Friday 9 September 2011

A New Way To Pay Old Debts @ The Rose Theatre

Despite actually being a theatre, the Rose is a rather odd choice for a production.  It was the first Elizabethan Theatre on Bankside and home to early works by Shakespeare and Marlowe, yet in its current state it’s an excavation site.  As such, the play took place on a small mezzanine area above the site which severely limited its production.

Massinger’s Jacobean comedy is well suited to the historic surroundings.  The plot tells of Sir Giles Overreach, a self-styled city man out to reap money and fame and who, inevitably, gets his comeuppance.  Its pretext is of class distinctions and greed, which to an extent still resonates today.  However, this wasn’t emphasised by the direction. 

Problems with the production stem from the venue.  By not being in a traditional theatrical space (so to speak), the production lacked proper lighting and staging.  As such, the focus was very much on the words, though they lack the same poetical value as Shakespeare and Marlowe.  It’s an incredibly wordy play that was ultimately quite difficult to follow, only heightened by the minimalist design.  Though the cast’s attempts to bring the words to life were commendable, the acting was a mixed bag.  The central protagonists failed to capture the dramatic weight of their characters, but the smaller parts proved hilarious.  Katie Brennan’s bawdy Froth was full of comedy facial expressions and David Brett’s Greedy, though short in stature, was big on laughs.  Thomas Shirley as Allworth also suitably embodied the wide-eyed innocence of his character.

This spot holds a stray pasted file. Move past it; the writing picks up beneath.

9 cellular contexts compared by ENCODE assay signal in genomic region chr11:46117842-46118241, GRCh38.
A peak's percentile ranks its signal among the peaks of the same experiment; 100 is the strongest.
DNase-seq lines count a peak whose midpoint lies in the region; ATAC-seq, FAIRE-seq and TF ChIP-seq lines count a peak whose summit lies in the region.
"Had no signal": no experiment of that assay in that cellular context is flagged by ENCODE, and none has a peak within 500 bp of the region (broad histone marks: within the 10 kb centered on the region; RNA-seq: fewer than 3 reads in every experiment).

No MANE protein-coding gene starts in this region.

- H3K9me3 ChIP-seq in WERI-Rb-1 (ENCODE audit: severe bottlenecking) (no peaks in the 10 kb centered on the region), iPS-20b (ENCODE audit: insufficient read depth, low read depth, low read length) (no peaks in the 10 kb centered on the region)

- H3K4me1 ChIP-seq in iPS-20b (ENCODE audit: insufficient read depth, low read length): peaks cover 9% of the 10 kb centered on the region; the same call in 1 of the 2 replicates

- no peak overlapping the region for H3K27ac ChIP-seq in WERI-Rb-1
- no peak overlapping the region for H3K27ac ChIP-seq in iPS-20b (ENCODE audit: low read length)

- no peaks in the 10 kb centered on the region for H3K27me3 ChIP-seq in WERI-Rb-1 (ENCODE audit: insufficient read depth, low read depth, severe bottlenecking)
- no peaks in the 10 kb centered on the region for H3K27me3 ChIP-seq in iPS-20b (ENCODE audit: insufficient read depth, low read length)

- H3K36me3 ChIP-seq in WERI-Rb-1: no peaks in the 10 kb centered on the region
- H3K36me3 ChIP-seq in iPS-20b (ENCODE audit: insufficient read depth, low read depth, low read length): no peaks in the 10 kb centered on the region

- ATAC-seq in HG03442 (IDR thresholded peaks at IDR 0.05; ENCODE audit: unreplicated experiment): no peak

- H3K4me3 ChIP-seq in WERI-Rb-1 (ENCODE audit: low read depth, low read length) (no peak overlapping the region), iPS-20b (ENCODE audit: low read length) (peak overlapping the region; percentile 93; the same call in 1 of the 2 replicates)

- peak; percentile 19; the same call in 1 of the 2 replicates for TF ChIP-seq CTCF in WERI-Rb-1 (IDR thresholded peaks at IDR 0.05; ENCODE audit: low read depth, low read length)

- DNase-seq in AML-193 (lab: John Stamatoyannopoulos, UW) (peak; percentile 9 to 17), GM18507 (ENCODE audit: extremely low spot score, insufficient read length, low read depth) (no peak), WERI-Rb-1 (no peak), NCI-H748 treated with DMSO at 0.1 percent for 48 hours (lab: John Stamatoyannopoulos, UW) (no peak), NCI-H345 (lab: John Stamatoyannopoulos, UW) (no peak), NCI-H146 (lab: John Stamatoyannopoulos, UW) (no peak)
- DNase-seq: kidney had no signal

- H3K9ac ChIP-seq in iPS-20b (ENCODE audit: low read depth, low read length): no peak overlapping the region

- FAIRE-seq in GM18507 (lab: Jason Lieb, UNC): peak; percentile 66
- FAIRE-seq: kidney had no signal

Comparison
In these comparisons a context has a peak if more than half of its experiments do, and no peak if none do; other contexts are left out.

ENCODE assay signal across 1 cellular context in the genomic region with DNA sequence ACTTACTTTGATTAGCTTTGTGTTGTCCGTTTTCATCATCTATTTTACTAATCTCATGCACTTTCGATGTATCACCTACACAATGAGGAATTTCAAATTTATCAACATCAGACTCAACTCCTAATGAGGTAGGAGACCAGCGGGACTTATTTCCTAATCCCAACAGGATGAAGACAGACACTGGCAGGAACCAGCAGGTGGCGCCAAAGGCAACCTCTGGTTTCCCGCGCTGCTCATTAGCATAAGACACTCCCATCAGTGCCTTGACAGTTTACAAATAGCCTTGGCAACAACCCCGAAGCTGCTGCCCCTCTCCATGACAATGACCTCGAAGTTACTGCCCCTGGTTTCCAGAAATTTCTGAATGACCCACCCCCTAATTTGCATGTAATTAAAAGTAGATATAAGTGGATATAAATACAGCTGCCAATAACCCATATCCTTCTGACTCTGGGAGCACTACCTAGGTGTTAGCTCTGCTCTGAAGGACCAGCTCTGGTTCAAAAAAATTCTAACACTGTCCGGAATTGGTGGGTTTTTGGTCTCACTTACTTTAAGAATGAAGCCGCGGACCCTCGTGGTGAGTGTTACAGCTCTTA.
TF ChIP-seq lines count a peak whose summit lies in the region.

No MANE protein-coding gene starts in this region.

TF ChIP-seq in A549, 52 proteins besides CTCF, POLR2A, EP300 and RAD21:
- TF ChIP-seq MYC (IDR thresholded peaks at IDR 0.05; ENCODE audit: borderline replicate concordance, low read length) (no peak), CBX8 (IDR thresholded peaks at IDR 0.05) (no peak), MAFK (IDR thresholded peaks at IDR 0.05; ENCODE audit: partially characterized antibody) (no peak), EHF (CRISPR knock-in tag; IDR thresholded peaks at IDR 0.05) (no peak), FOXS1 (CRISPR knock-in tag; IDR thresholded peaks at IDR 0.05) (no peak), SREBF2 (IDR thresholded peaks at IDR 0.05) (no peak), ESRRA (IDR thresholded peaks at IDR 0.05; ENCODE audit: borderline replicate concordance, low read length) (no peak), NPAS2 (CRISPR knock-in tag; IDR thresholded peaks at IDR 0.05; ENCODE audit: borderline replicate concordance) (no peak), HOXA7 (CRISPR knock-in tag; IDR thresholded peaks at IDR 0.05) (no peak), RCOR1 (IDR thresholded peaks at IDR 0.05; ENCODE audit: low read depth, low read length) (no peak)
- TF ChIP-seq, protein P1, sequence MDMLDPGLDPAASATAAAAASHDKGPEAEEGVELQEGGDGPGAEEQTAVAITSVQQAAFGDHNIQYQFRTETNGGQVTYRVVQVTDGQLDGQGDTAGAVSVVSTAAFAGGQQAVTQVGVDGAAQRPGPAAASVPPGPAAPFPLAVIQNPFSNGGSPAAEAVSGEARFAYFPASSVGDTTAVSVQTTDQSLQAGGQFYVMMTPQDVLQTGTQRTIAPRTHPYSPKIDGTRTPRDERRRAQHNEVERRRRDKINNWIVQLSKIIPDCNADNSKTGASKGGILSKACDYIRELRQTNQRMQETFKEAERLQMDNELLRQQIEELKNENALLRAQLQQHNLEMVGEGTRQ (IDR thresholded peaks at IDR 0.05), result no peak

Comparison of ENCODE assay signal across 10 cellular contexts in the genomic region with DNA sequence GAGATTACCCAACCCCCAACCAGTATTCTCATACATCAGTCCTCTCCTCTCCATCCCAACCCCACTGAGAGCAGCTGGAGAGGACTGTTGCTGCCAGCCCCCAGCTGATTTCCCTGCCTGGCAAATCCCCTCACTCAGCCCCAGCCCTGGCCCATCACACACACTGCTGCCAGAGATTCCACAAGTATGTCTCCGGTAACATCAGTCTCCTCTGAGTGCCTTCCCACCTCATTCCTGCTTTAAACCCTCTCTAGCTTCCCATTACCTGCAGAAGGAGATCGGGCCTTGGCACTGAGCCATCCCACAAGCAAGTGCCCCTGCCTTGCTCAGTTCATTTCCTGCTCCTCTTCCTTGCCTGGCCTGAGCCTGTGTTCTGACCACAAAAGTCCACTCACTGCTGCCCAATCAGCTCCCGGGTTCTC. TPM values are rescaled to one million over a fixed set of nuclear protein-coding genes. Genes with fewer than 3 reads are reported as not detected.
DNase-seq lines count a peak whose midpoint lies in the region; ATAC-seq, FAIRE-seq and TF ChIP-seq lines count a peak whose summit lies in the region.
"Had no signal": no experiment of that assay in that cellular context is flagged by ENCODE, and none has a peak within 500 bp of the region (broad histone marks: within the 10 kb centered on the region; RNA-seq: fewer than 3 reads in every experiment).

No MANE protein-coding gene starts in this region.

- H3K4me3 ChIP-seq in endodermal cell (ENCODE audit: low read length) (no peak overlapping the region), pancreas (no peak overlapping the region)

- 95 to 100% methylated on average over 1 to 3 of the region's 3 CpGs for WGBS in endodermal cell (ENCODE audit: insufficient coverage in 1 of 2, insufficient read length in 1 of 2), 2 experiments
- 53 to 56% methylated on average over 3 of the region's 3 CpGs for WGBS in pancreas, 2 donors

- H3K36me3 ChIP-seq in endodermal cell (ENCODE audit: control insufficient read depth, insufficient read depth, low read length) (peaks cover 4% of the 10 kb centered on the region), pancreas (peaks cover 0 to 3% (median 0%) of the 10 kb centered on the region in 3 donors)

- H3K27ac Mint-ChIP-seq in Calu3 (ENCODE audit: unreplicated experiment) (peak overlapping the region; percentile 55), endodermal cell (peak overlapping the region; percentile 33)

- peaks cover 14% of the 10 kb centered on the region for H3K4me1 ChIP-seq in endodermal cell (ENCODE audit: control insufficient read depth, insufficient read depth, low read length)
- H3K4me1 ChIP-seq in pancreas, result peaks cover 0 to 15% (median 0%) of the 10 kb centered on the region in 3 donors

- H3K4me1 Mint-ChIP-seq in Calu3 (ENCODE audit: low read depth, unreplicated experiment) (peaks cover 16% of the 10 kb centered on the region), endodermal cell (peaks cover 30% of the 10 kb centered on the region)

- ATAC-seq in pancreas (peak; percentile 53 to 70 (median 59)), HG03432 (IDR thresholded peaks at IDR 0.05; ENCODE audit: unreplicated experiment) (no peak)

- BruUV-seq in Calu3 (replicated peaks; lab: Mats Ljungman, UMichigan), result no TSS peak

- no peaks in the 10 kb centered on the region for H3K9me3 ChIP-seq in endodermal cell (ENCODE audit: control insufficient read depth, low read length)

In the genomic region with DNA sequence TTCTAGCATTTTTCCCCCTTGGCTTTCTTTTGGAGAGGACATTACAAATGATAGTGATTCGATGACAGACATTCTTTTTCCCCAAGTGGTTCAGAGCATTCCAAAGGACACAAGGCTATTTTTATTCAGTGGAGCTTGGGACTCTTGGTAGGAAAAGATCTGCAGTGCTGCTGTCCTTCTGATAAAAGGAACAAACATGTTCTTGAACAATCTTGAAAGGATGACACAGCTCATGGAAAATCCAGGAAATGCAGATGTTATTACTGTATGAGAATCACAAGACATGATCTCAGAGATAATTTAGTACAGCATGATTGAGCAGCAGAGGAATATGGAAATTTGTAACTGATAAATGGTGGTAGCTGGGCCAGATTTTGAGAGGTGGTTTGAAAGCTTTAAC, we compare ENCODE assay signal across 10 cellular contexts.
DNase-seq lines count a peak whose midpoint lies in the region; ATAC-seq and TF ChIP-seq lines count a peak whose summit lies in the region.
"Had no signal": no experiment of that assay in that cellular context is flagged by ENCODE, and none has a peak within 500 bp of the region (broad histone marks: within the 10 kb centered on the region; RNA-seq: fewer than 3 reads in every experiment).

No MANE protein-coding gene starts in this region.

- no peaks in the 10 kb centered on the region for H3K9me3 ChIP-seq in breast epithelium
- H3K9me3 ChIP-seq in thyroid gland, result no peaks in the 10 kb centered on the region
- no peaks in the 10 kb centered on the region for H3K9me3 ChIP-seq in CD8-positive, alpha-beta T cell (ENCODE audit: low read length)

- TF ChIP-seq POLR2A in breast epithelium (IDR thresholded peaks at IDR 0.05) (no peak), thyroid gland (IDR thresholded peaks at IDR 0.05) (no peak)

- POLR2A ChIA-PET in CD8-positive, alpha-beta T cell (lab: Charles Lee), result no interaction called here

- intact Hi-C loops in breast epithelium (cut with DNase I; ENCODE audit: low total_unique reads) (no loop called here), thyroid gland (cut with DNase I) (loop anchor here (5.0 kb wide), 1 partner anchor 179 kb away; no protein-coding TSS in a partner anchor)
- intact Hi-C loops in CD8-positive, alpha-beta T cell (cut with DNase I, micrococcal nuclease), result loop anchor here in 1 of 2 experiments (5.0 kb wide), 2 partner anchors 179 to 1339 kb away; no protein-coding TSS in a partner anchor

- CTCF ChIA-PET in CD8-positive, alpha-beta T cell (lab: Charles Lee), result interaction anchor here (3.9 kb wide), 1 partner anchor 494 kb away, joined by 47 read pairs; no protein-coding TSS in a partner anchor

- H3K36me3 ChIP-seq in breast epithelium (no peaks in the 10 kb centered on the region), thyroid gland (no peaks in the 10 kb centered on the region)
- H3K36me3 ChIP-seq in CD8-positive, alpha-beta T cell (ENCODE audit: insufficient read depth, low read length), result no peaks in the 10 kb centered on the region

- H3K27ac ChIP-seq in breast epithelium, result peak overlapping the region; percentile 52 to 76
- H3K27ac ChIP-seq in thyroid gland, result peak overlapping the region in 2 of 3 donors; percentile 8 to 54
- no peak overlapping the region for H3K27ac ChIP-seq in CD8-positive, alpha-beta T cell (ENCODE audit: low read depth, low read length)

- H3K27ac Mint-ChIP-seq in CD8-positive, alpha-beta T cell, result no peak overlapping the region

This was a night full of historic interest and, once fully excavated, the Rose will make an intriguing visit.  Unfortunately, the play itself didn’t quite live up to the surroundings.